Monday, June 16, 2014

Southern Arizona powers-that-be don’t want you to know Bill Risner

L. Hunnicut
Arizona Daily Independent

                                       Video by John Brakey

On Friday 13, 2014, an ideologically diverse group of Tucsonans gathered to honor their friend; attorney Bill Risner. The event was years overdue.
Over the years, Risner has exposed and fought the powers-that-be in the community on behalf of the members of the community. And because of that effort, the powers-that-be have worked hard to keep community in the dark about the man who fought to shed so much light on their behalf.
From his days challenging the Viet Nam War as student body president at the University of Arizona, to just this past May when he sued City of Tucson for public records, Risner has been under the scrutiny of the powers-that-be because the powers-that-be don’t like people who bring scrutiny to them and their friends.
Over the years, despite his best efforts and those of so many others, little has changed in Southern Arizona, which is a microcosm of America’s ills. The only real change in our little world is that secret government agents have been replaced by computers that gather every shred of metadata possible in order to keep the powers-that-be and their cronies in cash and control.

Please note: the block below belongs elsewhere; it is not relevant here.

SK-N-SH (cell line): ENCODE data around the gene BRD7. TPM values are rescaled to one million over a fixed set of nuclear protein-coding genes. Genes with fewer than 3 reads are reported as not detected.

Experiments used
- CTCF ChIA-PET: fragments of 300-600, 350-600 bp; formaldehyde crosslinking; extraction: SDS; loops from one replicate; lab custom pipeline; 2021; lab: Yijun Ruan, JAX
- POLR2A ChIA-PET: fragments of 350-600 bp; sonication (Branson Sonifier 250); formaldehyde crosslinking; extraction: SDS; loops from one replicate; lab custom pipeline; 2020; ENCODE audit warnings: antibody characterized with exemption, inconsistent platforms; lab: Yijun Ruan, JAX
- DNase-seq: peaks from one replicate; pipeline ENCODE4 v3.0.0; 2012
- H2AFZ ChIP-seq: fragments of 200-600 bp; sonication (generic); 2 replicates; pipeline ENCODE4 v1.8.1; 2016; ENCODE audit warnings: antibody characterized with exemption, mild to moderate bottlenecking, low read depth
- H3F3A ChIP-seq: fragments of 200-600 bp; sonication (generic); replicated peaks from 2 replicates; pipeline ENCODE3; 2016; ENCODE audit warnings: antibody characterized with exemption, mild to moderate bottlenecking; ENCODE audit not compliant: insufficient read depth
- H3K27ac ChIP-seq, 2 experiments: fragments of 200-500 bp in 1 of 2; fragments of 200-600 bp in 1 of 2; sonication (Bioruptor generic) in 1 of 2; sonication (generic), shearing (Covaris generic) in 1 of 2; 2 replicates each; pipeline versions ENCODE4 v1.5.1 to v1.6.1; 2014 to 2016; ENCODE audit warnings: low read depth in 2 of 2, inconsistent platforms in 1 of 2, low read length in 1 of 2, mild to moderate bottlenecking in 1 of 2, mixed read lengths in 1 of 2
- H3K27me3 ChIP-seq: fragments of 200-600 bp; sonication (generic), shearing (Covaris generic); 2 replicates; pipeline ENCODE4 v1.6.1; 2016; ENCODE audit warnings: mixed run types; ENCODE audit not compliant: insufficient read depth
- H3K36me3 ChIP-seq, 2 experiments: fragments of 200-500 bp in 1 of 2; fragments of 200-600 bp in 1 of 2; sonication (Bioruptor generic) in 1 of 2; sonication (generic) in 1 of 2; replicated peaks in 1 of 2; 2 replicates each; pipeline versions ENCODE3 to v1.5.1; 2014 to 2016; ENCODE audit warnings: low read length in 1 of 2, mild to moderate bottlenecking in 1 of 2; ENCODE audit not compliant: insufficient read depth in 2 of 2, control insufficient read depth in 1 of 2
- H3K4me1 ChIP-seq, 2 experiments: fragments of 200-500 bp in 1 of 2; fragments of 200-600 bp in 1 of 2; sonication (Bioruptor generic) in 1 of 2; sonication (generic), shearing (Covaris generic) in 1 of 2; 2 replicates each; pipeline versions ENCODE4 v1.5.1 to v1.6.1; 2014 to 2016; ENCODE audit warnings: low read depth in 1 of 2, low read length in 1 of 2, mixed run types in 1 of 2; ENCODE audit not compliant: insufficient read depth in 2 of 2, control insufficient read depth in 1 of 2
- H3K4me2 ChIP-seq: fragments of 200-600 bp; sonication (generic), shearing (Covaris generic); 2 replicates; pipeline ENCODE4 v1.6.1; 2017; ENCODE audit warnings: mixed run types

Risner, a democrat, has taken on all the power brokers, in and out of his own political party. He took on Attorney General Terry Goddard and fought tooth and nail for the truth behind Pima County elections and specifically the fraudulent RTA bond election. The powers-that-be-good in the Party didn’t appreciate Risner much, but he won the admiration and loyalty of the grassroots.
That fight, Risner’s role in it, and the vastness of the County corruption earned little air time or column space. We don’t air our dirty laundry when the boys’ boxers are in the hamper.
In 1975, when investigative reporting still existed, Fred Allison of KGUN 9 News did a story about Risner and the secret agent from the Pima County Sheriff’s Office who was assigned to shadow him. It is hard to gauge the impact the report had on viewers at the time. It aired once. No relics of a follow-up can be found.
(Today, in Tucson, it would not be covered by the mainstream media, or even the tragically hip tabloids. They all crawled into bed together sometime back in the 1980’s but the citizens were the only ones who got screwed.) `

The following is an account from Risner to one of Tucson other tireless transparency advocates; John Brakey:
In the fall of 1975 on Channel 9 News had press coverage over allegations by someone that the Pima County Sheriff had wanted deputies to be on the lookout for Pima County supervisor Ron Asta in order that they might catch him in a compromising condition and stop him for a DU. Asta, an urban sprawl foe, who had earned of the wrath of developers, had not supported a larger budget for the Sheriff’s Office.